As we snaked our way up a creek with questionable depths, I realized that the claim of being only 2.5 miles up the creek was designed to get you hooked, and not give up on the attempt to realize the truer destination, a bit further away. We rounded a bend and were met with a view of more campers than the sale lot at Camper World, and boat docks that had seen better days. We made a timid approach and as I finally arrived at the "gas dock", I had already decided to just drop Rosie off to make some convenient purchases and pick her back up, staying out in deeper water. A guy who could have been the owner came down to the dock and asked if we were tying up. I told him I would have but it was pretty shallow there at his gas dock, I was showing 3.5 feet and the churned up mud proved it. I did mention as to how we had called to receive some direction about coming into the marina and he claimed that he didn't know we would be "coming in this far". I all but said that I sure the hell didn't know where I was going to be coming and he offered to tie us up at the end of one of the other docks. I kept encountering skinny water as I approached a couple of different places to let Rosie off and that's when we both decided to chuck the expedition and buy a loaf of bread from a Stop and Gulp somewhere we could see from the waterway. The Hatteras could have been sitting on the mud as far as we knew.
  Once we passed through Gallatin, TN, the river became very narrow but still 60-70 feet deep in spots. I vowed to wait until 5 or 6 o'clock to start seeking out an anchorage and felt like anywhere just off the channel would be OK as we had seen no barges and only a couple of bass boats. The bluffs were high above us and each turn of the river gave us another reason to keep on. The lure of the next turn is an addiction for us, and our trips on the motorcycle offered the same attraction and we found it hard to stop on some days.
  At about 4 o'clock, we rounded a bend and we found the prettiest girl at the dance in the way of potential anchorages. A small island separated a narrow strip of water from the main channel and our chart promised very deep water. We felt is was a bit early to hang up our spurs for the day but the attraction of this spot was too good to pass up. We used caution and sneaked our way up beside the island and dropped the hook. We eventually dropped the stern anchor too as the wind couldn't decide from which way to blow around the tall bluffs and Rosie didn't want to be in the water around "snake city" that was getting too close to our swim platform when the wind shifted.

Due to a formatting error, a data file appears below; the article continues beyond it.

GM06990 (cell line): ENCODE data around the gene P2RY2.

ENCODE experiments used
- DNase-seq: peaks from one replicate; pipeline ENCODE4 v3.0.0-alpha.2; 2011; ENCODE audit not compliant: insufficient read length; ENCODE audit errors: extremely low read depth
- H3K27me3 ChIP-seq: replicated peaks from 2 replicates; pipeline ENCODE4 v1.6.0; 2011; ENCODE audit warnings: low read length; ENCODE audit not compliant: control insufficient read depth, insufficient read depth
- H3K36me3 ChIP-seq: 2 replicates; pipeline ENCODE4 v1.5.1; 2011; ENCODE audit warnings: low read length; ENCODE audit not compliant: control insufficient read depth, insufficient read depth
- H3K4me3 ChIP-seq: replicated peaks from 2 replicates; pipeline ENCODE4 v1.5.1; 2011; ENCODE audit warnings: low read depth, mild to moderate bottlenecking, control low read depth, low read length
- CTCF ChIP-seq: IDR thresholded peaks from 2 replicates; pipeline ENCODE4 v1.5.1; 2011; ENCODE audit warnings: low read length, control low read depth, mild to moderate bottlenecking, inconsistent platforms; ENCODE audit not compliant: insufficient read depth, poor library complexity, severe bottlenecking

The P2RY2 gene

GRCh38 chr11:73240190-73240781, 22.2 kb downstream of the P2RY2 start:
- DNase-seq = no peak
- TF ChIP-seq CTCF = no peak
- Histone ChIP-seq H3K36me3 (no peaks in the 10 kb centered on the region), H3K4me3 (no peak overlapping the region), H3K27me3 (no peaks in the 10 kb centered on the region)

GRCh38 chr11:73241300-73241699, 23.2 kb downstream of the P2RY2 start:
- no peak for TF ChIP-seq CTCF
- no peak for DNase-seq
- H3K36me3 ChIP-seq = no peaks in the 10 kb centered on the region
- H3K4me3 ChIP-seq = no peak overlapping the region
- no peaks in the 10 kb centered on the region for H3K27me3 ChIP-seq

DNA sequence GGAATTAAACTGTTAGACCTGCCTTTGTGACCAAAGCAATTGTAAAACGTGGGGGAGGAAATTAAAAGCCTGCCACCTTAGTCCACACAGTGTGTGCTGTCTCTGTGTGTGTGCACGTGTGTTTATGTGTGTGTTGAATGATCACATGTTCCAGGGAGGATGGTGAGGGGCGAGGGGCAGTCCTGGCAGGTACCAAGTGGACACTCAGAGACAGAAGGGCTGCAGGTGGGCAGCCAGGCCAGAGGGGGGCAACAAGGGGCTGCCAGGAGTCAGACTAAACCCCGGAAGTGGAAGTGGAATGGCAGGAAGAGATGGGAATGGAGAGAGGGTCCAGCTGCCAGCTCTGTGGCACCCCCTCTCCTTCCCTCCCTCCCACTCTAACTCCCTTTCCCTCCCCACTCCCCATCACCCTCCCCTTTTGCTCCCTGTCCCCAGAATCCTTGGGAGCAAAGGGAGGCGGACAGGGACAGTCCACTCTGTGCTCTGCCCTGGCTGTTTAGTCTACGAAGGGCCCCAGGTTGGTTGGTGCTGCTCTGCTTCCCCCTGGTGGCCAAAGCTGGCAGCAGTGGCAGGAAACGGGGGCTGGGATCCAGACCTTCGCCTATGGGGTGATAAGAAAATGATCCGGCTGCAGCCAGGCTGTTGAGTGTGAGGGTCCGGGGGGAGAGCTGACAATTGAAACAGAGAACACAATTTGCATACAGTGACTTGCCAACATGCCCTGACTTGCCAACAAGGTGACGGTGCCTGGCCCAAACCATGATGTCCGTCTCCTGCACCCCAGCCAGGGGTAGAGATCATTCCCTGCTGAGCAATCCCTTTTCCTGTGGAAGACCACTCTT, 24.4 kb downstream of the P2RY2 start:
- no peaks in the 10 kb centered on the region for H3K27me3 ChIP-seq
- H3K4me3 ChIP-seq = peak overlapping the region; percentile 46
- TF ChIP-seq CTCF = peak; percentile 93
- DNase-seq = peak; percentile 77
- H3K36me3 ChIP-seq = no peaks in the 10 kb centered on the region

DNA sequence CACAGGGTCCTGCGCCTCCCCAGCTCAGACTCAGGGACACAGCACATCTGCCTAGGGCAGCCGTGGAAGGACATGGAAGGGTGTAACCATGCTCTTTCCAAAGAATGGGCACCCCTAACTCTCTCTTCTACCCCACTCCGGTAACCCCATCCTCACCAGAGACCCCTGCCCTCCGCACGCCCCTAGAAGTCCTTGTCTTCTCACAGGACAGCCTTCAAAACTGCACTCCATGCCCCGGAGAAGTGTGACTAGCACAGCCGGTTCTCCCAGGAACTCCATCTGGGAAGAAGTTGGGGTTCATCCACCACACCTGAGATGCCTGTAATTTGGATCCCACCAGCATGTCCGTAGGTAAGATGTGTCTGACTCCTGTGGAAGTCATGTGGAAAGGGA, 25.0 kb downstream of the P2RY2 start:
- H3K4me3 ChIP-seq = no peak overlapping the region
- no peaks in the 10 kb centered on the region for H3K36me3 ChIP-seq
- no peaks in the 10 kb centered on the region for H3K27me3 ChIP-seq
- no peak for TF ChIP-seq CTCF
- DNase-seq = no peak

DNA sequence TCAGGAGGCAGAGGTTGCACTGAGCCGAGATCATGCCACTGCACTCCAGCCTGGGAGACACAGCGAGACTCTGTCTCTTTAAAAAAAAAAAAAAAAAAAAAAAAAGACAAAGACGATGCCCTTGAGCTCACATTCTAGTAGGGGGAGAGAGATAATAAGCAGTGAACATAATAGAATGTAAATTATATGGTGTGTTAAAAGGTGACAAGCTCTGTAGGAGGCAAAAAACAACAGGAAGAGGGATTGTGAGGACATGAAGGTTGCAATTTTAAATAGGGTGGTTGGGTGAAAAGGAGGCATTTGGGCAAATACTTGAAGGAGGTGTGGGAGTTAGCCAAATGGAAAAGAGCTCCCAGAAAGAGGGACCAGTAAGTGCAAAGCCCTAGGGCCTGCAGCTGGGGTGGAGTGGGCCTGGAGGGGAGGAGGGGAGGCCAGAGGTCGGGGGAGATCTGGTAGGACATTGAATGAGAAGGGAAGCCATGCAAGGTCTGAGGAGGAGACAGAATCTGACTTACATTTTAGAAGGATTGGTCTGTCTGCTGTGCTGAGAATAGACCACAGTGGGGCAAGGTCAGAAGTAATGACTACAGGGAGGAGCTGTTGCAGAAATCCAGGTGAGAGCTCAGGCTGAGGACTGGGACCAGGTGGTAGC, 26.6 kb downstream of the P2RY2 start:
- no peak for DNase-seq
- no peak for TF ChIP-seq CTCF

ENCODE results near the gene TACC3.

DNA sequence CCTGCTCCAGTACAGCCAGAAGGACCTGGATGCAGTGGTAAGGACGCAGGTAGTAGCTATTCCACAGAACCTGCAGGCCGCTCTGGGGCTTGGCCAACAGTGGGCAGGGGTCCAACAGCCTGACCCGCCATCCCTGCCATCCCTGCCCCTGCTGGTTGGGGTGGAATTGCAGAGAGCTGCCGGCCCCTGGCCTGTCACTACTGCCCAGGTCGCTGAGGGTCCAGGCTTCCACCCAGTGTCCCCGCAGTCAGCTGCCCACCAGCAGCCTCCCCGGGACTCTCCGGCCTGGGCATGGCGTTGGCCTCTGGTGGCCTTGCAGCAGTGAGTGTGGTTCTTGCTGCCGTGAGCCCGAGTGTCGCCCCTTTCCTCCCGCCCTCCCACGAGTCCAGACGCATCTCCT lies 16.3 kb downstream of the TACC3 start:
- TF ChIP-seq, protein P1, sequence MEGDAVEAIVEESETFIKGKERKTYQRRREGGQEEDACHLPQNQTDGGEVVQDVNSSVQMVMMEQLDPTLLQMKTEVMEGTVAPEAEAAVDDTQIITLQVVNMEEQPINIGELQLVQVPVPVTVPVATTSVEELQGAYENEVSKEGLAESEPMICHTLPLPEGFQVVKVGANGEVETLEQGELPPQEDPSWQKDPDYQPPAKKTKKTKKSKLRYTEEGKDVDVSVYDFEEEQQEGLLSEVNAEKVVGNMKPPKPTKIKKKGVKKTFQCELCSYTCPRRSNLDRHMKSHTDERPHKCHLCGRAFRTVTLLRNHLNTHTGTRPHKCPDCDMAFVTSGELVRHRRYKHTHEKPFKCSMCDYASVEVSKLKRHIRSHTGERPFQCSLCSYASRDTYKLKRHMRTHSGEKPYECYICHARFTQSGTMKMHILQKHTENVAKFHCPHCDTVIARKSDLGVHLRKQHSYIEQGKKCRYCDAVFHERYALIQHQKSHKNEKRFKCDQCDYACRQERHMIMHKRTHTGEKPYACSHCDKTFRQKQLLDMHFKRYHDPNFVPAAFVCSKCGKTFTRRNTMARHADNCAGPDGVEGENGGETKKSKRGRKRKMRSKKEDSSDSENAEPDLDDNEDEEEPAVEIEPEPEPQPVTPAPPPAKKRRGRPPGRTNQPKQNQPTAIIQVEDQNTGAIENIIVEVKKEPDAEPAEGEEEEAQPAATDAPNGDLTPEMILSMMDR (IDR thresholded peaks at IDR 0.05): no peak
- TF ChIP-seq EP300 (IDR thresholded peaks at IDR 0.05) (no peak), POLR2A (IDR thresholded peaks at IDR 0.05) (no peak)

Here we are tucked behind the island, safe from the current and any passing vessels during the night, both of which were not to be found. Nothing but birds and a drifting log or two has passed by. Before dinner we took our baths as nature had intended and I wetted a couple of fishing lines as Rosie made a quick but delicious supper. We sat in the cockpit until the sun hid behind the high bluffs and enjoyed an after dinner cocktail. Rosie beat me again at another game of dominoes as Holly watched.
  I woke early as Rosie slept in and there was as thick a fog as I had ever seen surrounding us. I was glad we were anchored where we were, but still no boats of any kind has passed by. I was trying to find the news on the T.V. after auto-programming our channels, but only got cartoons and infomercials. No need for the distraction, so we ate a scrumptious breakfast of bacon and pancakes with only the sounds of the birds and fish jumping for entertainment.
  Our loosely knit plan is to make our way to the Cordell Hull Lock and Dam, about 35 miles upstream from where we are at Beasley's Bend. The Cordell Hull lock is somewhat of a pain to get through, requiring a call before noon on the preceding day to lock through. We're not that regimented, so if there is no one there to accommodate us, we're just going to turn around and head back down river. The lock is at mile 315 here on the Cumberland, so we've made quite a trip of it so far. Rosie wants to head back and be in Old Hickory Lake near the action for the weekend, and there is a steakhouse/marina we want to check out in Gallatin on the way back, so by the time we cruise up to Cordell Hull reservoir and back, probably stay here again tonight, and spend a night in Gallatin at the Cherokee Marina, it will be the weekend before we can get back to Skinny Dip Cove.
  Meanwhile there is another bend ahead in the river and I'm getting anxious to see what is around it. We're in for another very pretty day and comfortable temperatures before some hotter weather this weekend sets upon us.